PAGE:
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Retirement is likely to be the longest holiday of your life and we all know that holidays are expensive. If your goal is to retire at 55 or 60, read this article to help you turn this dream into reality.

Article by Akwasi Duodu

What do you need to do to retire at 55 or 60?

Retiring is when you choose to stop working. You should at this point, have fewer financial commitments. Your children would have flown the nest and your mortgage, and any other debts paid off.

One would think your income needs would be less than while working.

This might not necessarily be the case with so much free time on your hands. Retirement is likely to be the longest holiday of your life and we all know that holidays are expensive. So, planning for retirement is crucial, especially planning for early retirement.

Article summary

Here’s a brief overview of what you’ll learn in today’s article:

  • The importance of planning for retirement, particularly if you want to retire early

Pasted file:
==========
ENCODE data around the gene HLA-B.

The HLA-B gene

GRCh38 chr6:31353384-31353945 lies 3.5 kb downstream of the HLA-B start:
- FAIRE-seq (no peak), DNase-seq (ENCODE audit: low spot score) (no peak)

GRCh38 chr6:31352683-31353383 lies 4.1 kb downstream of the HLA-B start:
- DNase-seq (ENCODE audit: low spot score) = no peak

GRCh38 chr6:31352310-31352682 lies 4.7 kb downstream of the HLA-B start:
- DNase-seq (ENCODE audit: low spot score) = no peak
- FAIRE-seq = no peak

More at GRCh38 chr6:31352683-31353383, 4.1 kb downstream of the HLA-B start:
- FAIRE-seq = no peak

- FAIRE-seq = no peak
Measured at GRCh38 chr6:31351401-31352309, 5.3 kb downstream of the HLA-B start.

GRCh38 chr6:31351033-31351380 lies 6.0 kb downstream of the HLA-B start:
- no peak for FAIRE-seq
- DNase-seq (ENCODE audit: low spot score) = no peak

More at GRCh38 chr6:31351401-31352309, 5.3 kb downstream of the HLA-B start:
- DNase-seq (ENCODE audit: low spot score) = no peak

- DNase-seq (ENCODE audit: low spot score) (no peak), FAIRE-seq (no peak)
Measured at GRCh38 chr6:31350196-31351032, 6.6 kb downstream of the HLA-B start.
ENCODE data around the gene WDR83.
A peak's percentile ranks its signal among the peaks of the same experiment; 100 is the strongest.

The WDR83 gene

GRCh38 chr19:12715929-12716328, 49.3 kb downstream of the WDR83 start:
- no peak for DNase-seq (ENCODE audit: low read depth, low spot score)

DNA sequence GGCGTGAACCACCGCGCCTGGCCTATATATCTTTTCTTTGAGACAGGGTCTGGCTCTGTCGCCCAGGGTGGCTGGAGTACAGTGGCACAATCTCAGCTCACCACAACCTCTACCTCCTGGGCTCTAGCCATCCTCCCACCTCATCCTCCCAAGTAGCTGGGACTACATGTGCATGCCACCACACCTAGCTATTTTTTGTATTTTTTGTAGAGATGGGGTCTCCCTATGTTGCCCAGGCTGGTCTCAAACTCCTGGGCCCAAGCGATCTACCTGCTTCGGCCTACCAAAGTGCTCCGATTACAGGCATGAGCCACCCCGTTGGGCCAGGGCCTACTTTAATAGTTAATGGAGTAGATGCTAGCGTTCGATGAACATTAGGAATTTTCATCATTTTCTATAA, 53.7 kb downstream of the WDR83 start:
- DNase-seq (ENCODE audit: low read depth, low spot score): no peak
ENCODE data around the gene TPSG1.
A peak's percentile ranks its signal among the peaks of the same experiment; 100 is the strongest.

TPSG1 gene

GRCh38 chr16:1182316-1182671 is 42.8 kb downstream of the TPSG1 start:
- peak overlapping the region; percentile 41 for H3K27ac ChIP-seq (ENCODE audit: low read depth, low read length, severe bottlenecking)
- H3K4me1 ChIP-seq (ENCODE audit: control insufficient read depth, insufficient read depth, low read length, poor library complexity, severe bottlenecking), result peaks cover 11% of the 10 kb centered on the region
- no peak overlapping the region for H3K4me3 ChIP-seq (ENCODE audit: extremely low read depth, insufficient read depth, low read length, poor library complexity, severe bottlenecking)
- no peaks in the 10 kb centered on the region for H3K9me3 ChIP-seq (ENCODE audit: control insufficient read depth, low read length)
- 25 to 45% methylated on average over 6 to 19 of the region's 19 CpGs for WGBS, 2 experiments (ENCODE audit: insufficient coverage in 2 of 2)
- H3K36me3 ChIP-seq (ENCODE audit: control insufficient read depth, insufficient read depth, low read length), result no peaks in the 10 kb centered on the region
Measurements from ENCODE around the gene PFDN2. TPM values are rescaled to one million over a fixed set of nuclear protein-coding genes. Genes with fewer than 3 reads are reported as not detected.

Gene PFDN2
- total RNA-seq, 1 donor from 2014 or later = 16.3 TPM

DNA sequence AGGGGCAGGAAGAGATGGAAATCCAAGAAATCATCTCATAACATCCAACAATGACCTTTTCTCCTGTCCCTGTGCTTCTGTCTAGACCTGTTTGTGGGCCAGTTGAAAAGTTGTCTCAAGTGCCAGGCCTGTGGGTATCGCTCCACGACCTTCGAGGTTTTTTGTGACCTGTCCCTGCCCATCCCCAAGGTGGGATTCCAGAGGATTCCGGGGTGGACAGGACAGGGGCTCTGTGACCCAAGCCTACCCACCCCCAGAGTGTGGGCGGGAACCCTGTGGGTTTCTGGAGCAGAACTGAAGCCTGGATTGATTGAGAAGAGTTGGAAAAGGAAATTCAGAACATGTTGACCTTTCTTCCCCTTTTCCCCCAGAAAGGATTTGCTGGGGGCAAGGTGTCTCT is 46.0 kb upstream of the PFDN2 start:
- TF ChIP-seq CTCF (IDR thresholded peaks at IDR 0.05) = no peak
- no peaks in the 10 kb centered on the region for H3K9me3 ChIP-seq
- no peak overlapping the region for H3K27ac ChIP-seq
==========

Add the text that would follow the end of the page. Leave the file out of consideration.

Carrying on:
• Minimum, moderate, and comfortable retirement incomes explained
  • How much you would need to have invested in a pension to retire at 55 or 60
  • The role of specialist pension advisers and the benefits of engaging one

Looking to retire at 55 or 60? Keep reading this article.

Looking for an early retirement?

More and more people are interested in retiring early. With the state pension age current set at 68, the thought of a further eight years in the workplace after age 60 is unpalatable for many.

The freedom retirement offers is very appealing, especially if one can enjoy one’s retirement doing what one wants to.

Time is life’s most precious commodity and in retirement, one typically has free time in abundance. Whilst everyone’s lifestyle differs and there’s no one size fits all, the common thread is that it takes significant resources to enjoy a fulfilling retirement.

What is a comfortable retirement income in the UK?

One of the biggest problems with retiring early is that the state pension, currently £10,600 per annum for the full amount, may still be some way off.

As a result, many of us ask how much money we will need for a comfortable retirement.

It is estimated that in retirement, a single person would need £14,400 per annum to achieve the minimum living standard. £26,000 would be needed for a moderate retirement and £37,300 for a comfortable retirement.